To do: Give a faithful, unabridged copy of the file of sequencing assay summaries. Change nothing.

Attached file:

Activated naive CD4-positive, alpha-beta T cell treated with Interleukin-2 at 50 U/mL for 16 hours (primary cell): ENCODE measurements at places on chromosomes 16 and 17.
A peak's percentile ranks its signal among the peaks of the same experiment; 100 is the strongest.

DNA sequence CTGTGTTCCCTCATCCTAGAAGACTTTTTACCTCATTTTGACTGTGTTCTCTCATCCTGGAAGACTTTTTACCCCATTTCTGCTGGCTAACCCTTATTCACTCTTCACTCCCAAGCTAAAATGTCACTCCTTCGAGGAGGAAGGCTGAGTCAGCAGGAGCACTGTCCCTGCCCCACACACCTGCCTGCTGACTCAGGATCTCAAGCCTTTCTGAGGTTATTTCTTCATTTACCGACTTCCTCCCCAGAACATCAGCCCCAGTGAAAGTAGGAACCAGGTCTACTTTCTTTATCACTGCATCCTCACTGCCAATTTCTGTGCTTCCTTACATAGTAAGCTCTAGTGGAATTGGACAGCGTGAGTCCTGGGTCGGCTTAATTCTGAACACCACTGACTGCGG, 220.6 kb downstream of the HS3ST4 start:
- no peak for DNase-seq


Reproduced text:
Activated naive CD4-positive, alpha-beta T cell treated with Interleukin-2 at 50 U/mL for 16 hours (primary cell): ENCODE measurements at places on chromosomes 16 and 17.
A peak's percentile ranks its signal among the peaks of the same experiment; 100 is the strongest.

DNA sequence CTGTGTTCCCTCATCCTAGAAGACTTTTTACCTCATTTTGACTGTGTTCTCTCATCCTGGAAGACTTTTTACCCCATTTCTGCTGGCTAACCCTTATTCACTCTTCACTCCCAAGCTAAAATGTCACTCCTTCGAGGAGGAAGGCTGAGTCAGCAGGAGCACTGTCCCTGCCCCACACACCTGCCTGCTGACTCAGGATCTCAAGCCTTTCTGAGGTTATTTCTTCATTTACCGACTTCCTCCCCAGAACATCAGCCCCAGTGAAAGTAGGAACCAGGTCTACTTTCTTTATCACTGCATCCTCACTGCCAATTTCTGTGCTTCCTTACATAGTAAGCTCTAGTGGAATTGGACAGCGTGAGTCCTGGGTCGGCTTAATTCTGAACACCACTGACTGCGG, 220.6 kb downstream of the HS3ST4 start:
- no peak for DNase-seq